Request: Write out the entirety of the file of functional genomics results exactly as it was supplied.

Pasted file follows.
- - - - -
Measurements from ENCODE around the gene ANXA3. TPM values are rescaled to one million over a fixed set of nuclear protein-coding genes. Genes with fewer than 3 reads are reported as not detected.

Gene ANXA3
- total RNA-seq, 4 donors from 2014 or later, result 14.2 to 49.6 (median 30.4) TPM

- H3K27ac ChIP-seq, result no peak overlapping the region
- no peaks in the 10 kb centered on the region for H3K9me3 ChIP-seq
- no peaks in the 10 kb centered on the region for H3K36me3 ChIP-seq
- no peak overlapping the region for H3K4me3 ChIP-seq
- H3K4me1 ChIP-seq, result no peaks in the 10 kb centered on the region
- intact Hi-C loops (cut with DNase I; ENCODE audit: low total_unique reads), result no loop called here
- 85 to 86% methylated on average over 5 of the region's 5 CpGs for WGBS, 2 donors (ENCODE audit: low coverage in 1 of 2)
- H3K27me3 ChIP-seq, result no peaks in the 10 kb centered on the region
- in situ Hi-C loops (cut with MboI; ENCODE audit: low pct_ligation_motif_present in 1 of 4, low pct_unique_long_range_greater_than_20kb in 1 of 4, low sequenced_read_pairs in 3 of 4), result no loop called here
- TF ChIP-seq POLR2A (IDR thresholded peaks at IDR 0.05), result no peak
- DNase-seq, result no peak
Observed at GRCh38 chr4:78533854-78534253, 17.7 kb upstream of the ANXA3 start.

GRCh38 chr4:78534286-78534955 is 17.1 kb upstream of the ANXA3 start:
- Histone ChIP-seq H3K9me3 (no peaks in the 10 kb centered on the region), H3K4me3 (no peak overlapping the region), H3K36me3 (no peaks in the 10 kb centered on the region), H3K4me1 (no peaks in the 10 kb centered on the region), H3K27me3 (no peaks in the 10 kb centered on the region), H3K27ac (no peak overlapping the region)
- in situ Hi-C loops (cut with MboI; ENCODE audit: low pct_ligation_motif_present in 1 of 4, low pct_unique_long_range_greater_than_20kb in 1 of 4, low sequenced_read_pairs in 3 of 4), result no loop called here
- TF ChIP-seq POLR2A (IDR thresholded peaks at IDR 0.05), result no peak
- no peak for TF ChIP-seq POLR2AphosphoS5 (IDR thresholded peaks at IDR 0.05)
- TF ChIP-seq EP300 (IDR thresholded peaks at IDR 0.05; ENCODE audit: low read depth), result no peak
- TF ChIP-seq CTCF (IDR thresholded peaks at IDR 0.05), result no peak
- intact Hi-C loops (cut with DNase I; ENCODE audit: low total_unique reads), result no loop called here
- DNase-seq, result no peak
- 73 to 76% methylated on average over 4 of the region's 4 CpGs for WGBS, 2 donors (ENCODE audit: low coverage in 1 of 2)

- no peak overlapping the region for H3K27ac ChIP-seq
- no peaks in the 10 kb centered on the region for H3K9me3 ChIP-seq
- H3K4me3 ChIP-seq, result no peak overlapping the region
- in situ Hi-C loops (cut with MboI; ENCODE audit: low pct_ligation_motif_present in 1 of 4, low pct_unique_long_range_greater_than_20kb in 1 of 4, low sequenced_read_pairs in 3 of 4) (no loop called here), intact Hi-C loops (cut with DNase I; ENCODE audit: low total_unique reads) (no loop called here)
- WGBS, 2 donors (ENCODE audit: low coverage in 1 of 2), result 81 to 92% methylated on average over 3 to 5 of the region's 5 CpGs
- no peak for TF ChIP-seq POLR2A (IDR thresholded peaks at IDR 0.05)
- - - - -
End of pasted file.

Measurements from ENCODE around the gene ANXA3. TPM values are rescaled to one million over a fixed set of nuclear protein-coding genes. Genes with fewer than 3 reads are reported as not detected.

Gene ANXA3
- total RNA-seq, 4 donors from 2014 or later, result 14.2 to 49.6 (median 30.4) TPM

- H3K27ac ChIP-seq, result no peak overlapping the region
- no peaks in the 10 kb centered on the region for H3K9me3 ChIP-seq
- no peaks in the 10 kb centered on the region for H3K36me3 ChIP-seq
- no peak overlapping the region for H3K4me3 ChIP-seq
- H3K4me1 ChIP-seq, result no peaks in the 10 kb centered on the region
- intact Hi-C loops (cut with DNase I; ENCODE audit: low total_unique reads), result no loop called here
- 85 to 86% methylated on average over 5 of the region's 5 CpGs for WGBS, 2 donors (ENCODE audit: low coverage in 1 of 2)
- H3K27me3 ChIP-seq, result no peaks in the 10 kb centered on the region
- in situ Hi-C loops (cut with MboI; ENCODE audit: low pct_ligation_motif_present in 1 of 4, low pct_unique_long_range_greater_than_20kb in 1 of 4, low sequenced_read_pairs in 3 of 4), result no loop called here
- TF ChIP-seq POLR2A (IDR thresholded peaks at IDR 0.05), result no peak
- DNase-seq, result no peak
Observed at GRCh38 chr4:78533854-78534253, 17.7 kb upstream of the ANXA3 start.

GRCh38 chr4:78534286-78534955 is 17.1 kb upstream of the ANXA3 start:
- Histone ChIP-seq H3K9me3 (no peaks in the 10 kb centered on the region), H3K4me3 (no peak overlapping the region), H3K36me3 (no peaks in the 10 kb centered on the region), H3K4me1 (no peaks in the 10 kb centered on the region), H3K27me3 (no peaks in the 10 kb centered on the region), H3K27ac (no peak overlapping the region)
- in situ Hi-C loops (cut with MboI; ENCODE audit: low pct_ligation_motif_present in 1 of 4, low pct_unique_long_range_greater_than_20kb in 1 of 4, low sequenced_read_pairs in 3 of 4), result no loop called here
- TF ChIP-seq POLR2A (IDR thresholded peaks at IDR 0.05), result no peak
- no peak for TF ChIP-seq POLR2AphosphoS5 (IDR thresholded peaks at IDR 0.05)
- TF ChIP-seq EP300 (IDR thresholded peaks at IDR 0.05; ENCODE audit: low read depth), result no peak
- TF ChIP-seq CTCF (IDR thresholded peaks at IDR 0.05), result no peak
- intact Hi-C loops (cut with DNase I; ENCODE audit: low total_unique reads), result no loop called here
- DNase-seq, result no peak
- 73 to 76% methylated on average over 4 of the region's 4 CpGs for WGBS, 2 donors (ENCODE audit: low coverage in 1 of 2)

- no peak overlapping the region for H3K27ac ChIP-seq
- no peaks in the 10 kb centered on the region for H3K9me3 ChIP-seq
- H3K4me3 ChIP-seq, result no peak overlapping the region
- in situ Hi-C loops (cut with MboI; ENCODE audit: low pct_ligation_motif_present in 1 of 4, low pct_unique_long_range_greater_than_20kb in 1 of 4, low sequenced_read_pairs in 3 of 4) (no loop called here), intact Hi-C loops (cut with DNase I; ENCODE audit: low total_unique reads) (no loop called here)
- WGBS, 2 donors (ENCODE audit: low coverage in 1 of 2), result 81 to 92% methylated on average over 3 to 5 of the region's 5 CpGs
- no peak for TF ChIP-seq POLR2A (IDR thresholded peaks at IDR 0.05)